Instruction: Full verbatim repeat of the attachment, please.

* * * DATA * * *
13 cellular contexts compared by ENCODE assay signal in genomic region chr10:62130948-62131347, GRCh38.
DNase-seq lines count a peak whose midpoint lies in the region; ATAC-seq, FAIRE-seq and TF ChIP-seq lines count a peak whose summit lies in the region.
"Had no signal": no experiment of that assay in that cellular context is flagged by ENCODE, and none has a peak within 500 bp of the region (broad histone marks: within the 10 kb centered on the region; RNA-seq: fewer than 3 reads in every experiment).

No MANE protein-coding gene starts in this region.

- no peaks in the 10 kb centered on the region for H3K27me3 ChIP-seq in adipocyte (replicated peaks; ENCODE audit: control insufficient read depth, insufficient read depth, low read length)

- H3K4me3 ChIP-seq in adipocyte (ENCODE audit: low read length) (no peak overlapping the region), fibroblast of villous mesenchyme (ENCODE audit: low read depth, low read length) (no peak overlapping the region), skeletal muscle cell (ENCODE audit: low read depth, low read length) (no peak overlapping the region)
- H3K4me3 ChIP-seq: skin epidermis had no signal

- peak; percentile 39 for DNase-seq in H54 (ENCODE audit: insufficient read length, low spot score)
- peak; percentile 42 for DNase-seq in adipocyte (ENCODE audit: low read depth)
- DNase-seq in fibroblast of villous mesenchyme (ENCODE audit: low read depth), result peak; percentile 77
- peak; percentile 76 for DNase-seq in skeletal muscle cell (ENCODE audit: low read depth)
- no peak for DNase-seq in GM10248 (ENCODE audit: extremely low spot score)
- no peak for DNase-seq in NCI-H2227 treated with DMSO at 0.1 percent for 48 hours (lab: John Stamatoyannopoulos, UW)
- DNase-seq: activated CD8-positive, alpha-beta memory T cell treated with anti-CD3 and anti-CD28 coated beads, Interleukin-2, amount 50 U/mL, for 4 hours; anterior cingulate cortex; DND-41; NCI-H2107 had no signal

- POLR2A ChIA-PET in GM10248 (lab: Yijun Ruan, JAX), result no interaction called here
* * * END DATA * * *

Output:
13 cellular contexts compared by ENCODE assay signal in genomic region chr10:62130948-62131347, GRCh38.
DNase-seq lines count a peak whose midpoint lies in the region; ATAC-seq, FAIRE-seq and TF ChIP-seq lines count a peak whose summit lies in the region.
"Had no signal": no experiment of that assay in that cellular context is flagged by ENCODE, and none has a peak within 500 bp of the region (broad histone marks: within the 10 kb centered on the region; RNA-seq: fewer than 3 reads in every experiment).

No MANE protein-coding gene starts in this region.

- no peaks in the 10 kb centered on the region for H3K27me3 ChIP-seq in adipocyte (replicated peaks; ENCODE audit: control insufficient read depth, insufficient read depth, low read length)

- H3K4me3 ChIP-seq in adipocyte (ENCODE audit: low read length) (no peak overlapping the region), fibroblast of villous mesenchyme (ENCODE audit: low read depth, low read length) (no peak overlapping the region), skeletal muscle cell (ENCODE audit: low read depth, low read length) (no peak overlapping the region)
- H3K4me3 ChIP-seq: skin epidermis had no signal

- peak; percentile 39 for DNase-seq in H54 (ENCODE audit: insufficient read length, low spot score)
- peak; percentile 42 for DNase-seq in adipocyte (ENCODE audit: low read depth)
- DNase-seq in fibroblast of villous mesenchyme (ENCODE audit: low read depth), result peak; percentile 77
- peak; percentile 76 for DNase-seq in skeletal muscle cell (ENCODE audit: low read depth)
- no peak for DNase-seq in GM10248 (ENCODE audit: extremely low spot score)
- no peak for DNase-seq in NCI-H2227 treated with DMSO at 0.1 percent for 48 hours (lab: John Stamatoyannopoulos, UW)
- DNase-seq: activated CD8-positive, alpha-beta memory T cell treated with anti-CD3 and anti-CD28 coated beads, Interleukin-2, amount 50 U/mL, for 4 hours; anterior cingulate cortex; DND-41; NCI-H2107 had no signal

- POLR2A ChIA-PET in GM10248 (lab: Yijun Ruan, JAX), result no interaction called here